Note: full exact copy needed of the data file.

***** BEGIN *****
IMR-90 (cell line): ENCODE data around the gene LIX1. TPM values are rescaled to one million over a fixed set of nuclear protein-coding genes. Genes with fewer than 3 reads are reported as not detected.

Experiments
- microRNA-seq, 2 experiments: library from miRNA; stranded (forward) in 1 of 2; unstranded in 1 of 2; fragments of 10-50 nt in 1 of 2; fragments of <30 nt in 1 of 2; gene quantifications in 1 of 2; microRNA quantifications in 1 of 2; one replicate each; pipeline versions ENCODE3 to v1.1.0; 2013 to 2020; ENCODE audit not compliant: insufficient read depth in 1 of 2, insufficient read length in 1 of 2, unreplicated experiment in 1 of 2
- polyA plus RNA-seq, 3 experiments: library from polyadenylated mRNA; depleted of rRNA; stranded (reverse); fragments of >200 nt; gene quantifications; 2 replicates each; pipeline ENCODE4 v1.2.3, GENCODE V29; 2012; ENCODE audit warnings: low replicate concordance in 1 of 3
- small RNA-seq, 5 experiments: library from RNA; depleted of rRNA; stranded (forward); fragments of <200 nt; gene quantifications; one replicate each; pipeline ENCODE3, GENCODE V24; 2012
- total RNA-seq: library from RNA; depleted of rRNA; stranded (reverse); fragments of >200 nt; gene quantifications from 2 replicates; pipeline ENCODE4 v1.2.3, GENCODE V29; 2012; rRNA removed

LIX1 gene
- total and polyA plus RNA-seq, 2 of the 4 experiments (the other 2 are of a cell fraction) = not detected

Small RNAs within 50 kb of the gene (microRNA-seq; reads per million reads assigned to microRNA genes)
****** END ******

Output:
IMR-90 (cell line): ENCODE data around the gene LIX1. TPM values are rescaled to one million over a fixed set of nuclear protein-coding genes. Genes with fewer than 3 reads are reported as not detected.

Experiments
- microRNA-seq, 2 experiments: library from miRNA; stranded (forward) in 1 of 2; unstranded in 1 of 2; fragments of 10-50 nt in 1 of 2; fragments of <30 nt in 1 of 2; gene quantifications in 1 of 2; microRNA quantifications in 1 of 2; one replicate each; pipeline versions ENCODE3 to v1.1.0; 2013 to 2020; ENCODE audit not compliant: insufficient read depth in 1 of 2, insufficient read length in 1 of 2, unreplicated experiment in 1 of 2
- polyA plus RNA-seq, 3 experiments: library from polyadenylated mRNA; depleted of rRNA; stranded (reverse); fragments of >200 nt; gene quantifications; 2 replicates each; pipeline ENCODE4 v1.2.3, GENCODE V29; 2012; ENCODE audit warnings: low replicate concordance in 1 of 3
- small RNA-seq, 5 experiments: library from RNA; depleted of rRNA; stranded (forward); fragments of <200 nt; gene quantifications; one replicate each; pipeline ENCODE3, GENCODE V24; 2012
- total RNA-seq: library from RNA; depleted of rRNA; stranded (reverse); fragments of >200 nt; gene quantifications from 2 replicates; pipeline ENCODE4 v1.2.3, GENCODE V29; 2012; rRNA removed

LIX1 gene
- total and polyA plus RNA-seq, 2 of the 4 experiments (the other 2 are of a cell fraction) = not detected

Small RNAs within 50 kb of the gene (microRNA-seq; reads per million reads assigned to microRNA genes)